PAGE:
Path Texts And Calls Everyone In User’s Address Book About Nonexistent Photos At 6 A.M.

path2UPDATE: After seeing this story on Consumerist, a rep for Path wrote me — on my personal e-mail address suggesting I check out Stephen’s updated post and give Path a try for myself… In spite of the fact that Stephen still maintains that he never opted into sharing his address book nor did he have any pictures to share. Thanks, but I’d rather not bother my friends and family with texts at all hours of the morning.

—-Original Post—-
Among the social networks hoping to someday unseat Facebook, Path has been a bit of a standout, with around 10 million registered users. But it’s not going to win over many consumers if it can’t stop its system from blasting out a useless text alert to every single phone number in a user’s address book at the crack of dawn.

Stephen Kenwright of UK’s Branded3 says his sleep was disturbed at 6 a.m. this morning when his father said he’d received texts to both his mobile and work phones alerting him to photos that Stephen apparently wanted to share. Problem is, Stephen hadn’t attempted to share any photos with anyone, let alone his pops, and certainly not at that hour of the morning.

Then his phone rang. His grandparents were calling because they’d received a bizarre phone call about these nonexistent photos and were trying to get some sort of explanation.

“Try explaining to your grandparents down the line that they couldn’t download Path to their landline even if they wanted to (they don’t want to),” writes Stephen.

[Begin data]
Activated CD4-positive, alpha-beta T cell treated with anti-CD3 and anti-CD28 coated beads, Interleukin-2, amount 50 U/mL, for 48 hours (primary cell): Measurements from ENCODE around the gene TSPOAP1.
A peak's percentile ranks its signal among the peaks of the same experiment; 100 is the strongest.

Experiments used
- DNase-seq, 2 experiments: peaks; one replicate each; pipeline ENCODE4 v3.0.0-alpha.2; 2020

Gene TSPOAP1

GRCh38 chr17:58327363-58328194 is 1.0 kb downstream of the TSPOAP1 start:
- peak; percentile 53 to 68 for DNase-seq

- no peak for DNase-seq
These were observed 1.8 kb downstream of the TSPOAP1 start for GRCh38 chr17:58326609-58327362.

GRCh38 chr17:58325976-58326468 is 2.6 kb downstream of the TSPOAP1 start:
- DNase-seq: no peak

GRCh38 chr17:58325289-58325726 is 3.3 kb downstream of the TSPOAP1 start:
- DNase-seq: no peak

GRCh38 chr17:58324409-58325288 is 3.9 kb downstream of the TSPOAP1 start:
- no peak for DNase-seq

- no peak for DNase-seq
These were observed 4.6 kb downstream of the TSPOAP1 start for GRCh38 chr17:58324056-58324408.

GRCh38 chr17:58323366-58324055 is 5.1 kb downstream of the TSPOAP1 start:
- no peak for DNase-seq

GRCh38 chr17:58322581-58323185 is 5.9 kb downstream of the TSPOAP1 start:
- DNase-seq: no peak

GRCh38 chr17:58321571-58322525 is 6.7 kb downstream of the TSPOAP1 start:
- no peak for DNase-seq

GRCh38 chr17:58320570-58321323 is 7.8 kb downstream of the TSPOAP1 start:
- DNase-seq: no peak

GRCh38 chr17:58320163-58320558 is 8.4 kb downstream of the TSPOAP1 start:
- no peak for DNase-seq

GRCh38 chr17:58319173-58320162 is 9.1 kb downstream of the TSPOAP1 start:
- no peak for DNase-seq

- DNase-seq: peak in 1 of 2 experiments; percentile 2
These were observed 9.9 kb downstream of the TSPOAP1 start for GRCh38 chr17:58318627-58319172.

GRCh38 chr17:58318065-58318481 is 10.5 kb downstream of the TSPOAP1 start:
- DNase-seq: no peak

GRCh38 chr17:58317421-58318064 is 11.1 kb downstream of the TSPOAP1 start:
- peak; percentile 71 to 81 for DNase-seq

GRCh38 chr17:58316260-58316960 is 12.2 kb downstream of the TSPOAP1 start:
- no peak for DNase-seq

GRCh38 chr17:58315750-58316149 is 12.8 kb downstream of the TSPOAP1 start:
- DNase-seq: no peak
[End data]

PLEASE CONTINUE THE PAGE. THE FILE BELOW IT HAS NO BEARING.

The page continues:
The phone calls weren’t over yet, with Stephen’s own phone receiving a call from Path about these mysterious photos he apparently was so desperate to share.

Making things even more confounding is that Stephen says he’d actually uninstalled the Path app from his phone a day before the early morning texts and phone calls went out.

In February, Path agreed to pay $800,000 to settle charges by the Federal Trade Commission that the company collected personal information from their mobile device address books without their knowledge and consent.

That same week, the company’s CEO issued a public apology, promising it had deleted stored information and would not be involved in such sketchy behavior going forward. Which brings up the question of how Path still had Stephen’s address book info after he’d uninstalled the app.

Meanwhile, everyone in his address book was asking him about why on Earth he’d sent out an alert at 6 a.m.

TheVerge reports that others have complained about similar unexplained spamming from Path. The company says it is attempting to reach out to Stephen, which he recently confirmed via Twitter.